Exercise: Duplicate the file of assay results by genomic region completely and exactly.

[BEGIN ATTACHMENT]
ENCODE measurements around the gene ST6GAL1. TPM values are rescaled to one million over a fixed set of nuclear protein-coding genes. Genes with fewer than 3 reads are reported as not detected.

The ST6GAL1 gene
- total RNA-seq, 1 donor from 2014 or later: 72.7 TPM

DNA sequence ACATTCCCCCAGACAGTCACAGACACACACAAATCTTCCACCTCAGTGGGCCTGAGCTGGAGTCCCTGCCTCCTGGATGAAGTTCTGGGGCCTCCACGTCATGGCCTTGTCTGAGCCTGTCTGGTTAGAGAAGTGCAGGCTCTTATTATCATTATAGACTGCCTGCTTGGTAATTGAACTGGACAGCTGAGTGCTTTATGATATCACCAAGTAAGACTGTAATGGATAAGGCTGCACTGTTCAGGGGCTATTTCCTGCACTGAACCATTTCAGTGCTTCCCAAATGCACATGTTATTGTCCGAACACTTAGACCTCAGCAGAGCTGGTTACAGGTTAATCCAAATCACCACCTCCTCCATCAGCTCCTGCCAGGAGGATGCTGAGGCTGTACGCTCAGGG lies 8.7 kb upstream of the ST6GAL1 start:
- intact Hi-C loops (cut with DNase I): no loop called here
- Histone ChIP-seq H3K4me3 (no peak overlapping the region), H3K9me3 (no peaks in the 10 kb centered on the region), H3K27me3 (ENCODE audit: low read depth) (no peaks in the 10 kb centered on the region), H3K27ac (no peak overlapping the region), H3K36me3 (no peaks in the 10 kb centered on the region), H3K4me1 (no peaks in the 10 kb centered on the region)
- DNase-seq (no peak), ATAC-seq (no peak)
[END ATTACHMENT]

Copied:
ENCODE measurements around the gene ST6GAL1. TPM values are rescaled to one million over a fixed set of nuclear protein-coding genes. Genes with fewer than 3 reads are reported as not detected.

The ST6GAL1 gene
- total RNA-seq, 1 donor from 2014 or later: 72.7 TPM

DNA sequence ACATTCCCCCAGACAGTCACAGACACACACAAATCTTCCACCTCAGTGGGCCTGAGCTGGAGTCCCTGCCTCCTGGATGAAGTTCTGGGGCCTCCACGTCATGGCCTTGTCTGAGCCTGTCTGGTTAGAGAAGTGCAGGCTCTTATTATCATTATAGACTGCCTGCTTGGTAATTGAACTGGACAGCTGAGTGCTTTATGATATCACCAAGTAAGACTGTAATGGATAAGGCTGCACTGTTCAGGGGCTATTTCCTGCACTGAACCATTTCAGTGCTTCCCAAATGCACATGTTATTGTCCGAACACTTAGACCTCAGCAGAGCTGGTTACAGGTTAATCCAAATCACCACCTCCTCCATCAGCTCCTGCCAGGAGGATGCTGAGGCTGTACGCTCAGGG lies 8.7 kb upstream of the ST6GAL1 start:
- intact Hi-C loops (cut with DNase I): no loop called here
- Histone ChIP-seq H3K4me3 (no peak overlapping the region), H3K9me3 (no peaks in the 10 kb centered on the region), H3K27me3 (ENCODE audit: low read depth) (no peaks in the 10 kb centered on the region), H3K27ac (no peak overlapping the region), H3K36me3 (no peaks in the 10 kb centered on the region), H3K4me1 (no peaks in the 10 kb centered on the region)
- DNase-seq (no peak), ATAC-seq (no peak)